11. That's good to hear Could it be your karma? Best regards
  12. Dear all, For your information: According to Animal Liberation and Animal Rights Association there are 20 million animals killed in Slovenia each year, a big majority on animal farms, slaughter-houses; some 100.000 in the woods. Laboratory test are made on 15.000 animals each year. :cry: The Association invites to the second big vegetarian picknic this Saturday, 3rd of September in Mostec, Ljubljana. More at: http://www.osvoboditev-zivali.org/
  13. Meditate in the unborn nature of the mind: Like space, no center, no limit; Like the sun and moon, bright and clear; Like a mountain, unmoving, unshakeable; Like the ocean, deep, unfathomable. Milarepa
  14. Dear lacu, There are many good books that can guide your practice of meditation that you can study; I would particularly recommend those by His Holiness the Dalai Lama. Indeed, the purpose of meditation is to understand the mind, how it works, the ways it responds. The idea is to tame it and eventually to set the mind free. The goal (for lack of a better word) is to create a lot of space in the mind, to eradicate all self-grasping and consequent self-cherishing thought patterns or emotional habits. As Arya Shantideva says: "All the happiness in this world arises from cherishing others and all suffering arises from self-cherishing." And as Khyabje Lama Zopa Rinpoche says: "Real happiness in life begins when you start cherishing others." So, if thoughts like "Why are you harming me?" come and don't let you be, I think you should ask, analyze where the thought is coming from. And does it have any value for you or is it making you uneasy, stressed. The idea of meditation is to be relaxed, to find some peace, release. You can try to "breathe it out" once you see that such thoughts do not really help you. You can try to replace them by contemplating on some prayer such as the Four Immeasurables and concentrate on one or two verses like: "May all beings have happiness and its causes. May all beings be free from suffering and its causes." You can do the whole meditation on these two sentences. Or you can read some poetry from saints like Milarepa, memorize a verse and keep it in the mind throughout the whole meditation. Thoughts that are directed towards helping others should make the mind lighter. I hope this is of some help to you. Be well.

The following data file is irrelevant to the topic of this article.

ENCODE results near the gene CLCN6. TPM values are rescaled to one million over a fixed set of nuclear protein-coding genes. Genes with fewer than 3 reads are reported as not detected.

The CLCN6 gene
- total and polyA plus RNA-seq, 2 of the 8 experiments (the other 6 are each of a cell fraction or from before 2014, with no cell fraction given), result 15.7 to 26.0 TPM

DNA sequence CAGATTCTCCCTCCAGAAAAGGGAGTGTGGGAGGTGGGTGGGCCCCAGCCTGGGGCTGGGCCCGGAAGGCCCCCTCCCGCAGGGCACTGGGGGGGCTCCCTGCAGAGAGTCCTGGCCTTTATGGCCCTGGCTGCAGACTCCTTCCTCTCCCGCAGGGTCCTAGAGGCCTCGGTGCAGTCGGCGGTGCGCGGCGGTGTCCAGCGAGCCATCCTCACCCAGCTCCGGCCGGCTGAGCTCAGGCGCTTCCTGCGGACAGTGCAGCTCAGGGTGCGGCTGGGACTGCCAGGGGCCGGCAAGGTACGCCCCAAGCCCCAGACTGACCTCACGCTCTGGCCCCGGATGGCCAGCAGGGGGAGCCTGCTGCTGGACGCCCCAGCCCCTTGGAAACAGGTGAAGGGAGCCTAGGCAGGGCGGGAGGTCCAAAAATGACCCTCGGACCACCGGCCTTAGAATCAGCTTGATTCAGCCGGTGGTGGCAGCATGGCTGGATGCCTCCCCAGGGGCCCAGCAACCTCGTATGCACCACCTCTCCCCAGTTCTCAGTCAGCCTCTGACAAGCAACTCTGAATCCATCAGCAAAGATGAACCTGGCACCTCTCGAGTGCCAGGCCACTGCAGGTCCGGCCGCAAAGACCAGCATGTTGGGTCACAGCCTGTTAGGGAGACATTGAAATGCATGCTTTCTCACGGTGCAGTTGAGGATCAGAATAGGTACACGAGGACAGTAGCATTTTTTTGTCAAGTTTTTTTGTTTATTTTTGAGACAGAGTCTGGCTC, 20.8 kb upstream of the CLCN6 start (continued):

15. All meditation must begin with arousing deep compassion. Whatever one does must emerge from an attitude of love and benefiting others. Know emptiness, Be compassionate. Jetsun Milarepa